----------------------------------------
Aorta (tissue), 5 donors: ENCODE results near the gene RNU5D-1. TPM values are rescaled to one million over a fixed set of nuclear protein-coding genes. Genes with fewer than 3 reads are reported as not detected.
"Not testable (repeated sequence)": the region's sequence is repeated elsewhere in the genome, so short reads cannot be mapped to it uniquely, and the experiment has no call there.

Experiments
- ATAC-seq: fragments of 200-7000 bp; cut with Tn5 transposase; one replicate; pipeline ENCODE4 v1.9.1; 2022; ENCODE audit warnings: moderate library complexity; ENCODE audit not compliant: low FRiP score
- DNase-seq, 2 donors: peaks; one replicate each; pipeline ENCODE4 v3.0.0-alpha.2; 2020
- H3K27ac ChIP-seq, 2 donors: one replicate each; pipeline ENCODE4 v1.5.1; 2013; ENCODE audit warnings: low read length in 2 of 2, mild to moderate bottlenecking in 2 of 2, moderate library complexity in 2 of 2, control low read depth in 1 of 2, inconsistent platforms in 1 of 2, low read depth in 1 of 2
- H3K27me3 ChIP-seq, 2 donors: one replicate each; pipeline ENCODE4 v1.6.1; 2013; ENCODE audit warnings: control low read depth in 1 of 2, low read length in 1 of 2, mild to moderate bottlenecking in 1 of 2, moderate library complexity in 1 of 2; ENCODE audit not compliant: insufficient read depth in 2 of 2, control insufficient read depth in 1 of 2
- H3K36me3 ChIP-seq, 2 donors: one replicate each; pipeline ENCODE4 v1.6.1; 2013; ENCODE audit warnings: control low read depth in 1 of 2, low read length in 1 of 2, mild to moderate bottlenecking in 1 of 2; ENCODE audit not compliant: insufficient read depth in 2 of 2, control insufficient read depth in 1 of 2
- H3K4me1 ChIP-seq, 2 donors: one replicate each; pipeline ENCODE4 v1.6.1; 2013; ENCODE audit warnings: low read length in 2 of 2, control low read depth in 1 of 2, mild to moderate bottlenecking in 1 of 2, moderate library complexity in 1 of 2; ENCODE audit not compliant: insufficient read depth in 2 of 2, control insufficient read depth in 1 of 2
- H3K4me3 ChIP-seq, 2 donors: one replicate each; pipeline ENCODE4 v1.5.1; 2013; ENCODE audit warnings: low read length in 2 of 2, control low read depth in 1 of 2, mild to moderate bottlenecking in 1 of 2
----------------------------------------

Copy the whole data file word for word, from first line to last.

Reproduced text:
Aorta (tissue), 5 donors: ENCODE results near the gene RNU5D-1. TPM values are rescaled to one million over a fixed set of nuclear protein-coding genes. Genes with fewer than 3 reads are reported as not detected.
"Not testable (repeated sequence)": the region's sequence is repeated elsewhere in the genome, so short reads cannot be mapped to it uniquely, and the experiment has no call there.

Experiments
- ATAC-seq: fragments of 200-7000 bp; cut with Tn5 transposase; one replicate; pipeline ENCODE4 v1.9.1; 2022; ENCODE audit warnings: moderate library complexity; ENCODE audit not compliant: low FRiP score
- DNase-seq, 2 donors: peaks; one replicate each; pipeline ENCODE4 v3.0.0-alpha.2; 2020
- H3K27ac ChIP-seq, 2 donors: one replicate each; pipeline ENCODE4 v1.5.1; 2013; ENCODE audit warnings: low read length in 2 of 2, mild to moderate bottlenecking in 2 of 2, moderate library complexity in 2 of 2, control low read depth in 1 of 2, inconsistent platforms in 1 of 2, low read depth in 1 of 2
- H3K27me3 ChIP-seq, 2 donors: one replicate each; pipeline ENCODE4 v1.6.1; 2013; ENCODE audit warnings: control low read depth in 1 of 2, low read length in 1 of 2, mild to moderate bottlenecking in 1 of 2, moderate library complexity in 1 of 2; ENCODE audit not compliant: insufficient read depth in 2 of 2, control insufficient read depth in 1 of 2
- H3K36me3 ChIP-seq, 2 donors: one replicate each; pipeline ENCODE4 v1.6.1; 2013; ENCODE audit warnings: control low read depth in 1 of 2, low read length in 1 of 2, mild to moderate bottlenecking in 1 of 2; ENCODE audit not compliant: insufficient read depth in 2 of 2, control insufficient read depth in 1 of 2
- H3K4me1 ChIP-seq, 2 donors: one replicate each; pipeline ENCODE4 v1.6.1; 2013; ENCODE audit warnings: low read length in 2 of 2, control low read depth in 1 of 2, mild to moderate bottlenecking in 1 of 2, moderate library complexity in 1 of 2; ENCODE audit not compliant: insufficient read depth in 2 of 2, control insufficient read depth in 1 of 2
- H3K4me3 ChIP-seq, 2 donors: one replicate each; pipeline ENCODE4 v1.5.1; 2013; ENCODE audit warnings: low read length in 2 of 2, control low read depth in 1 of 2, mild to moderate bottlenecking in 1 of 2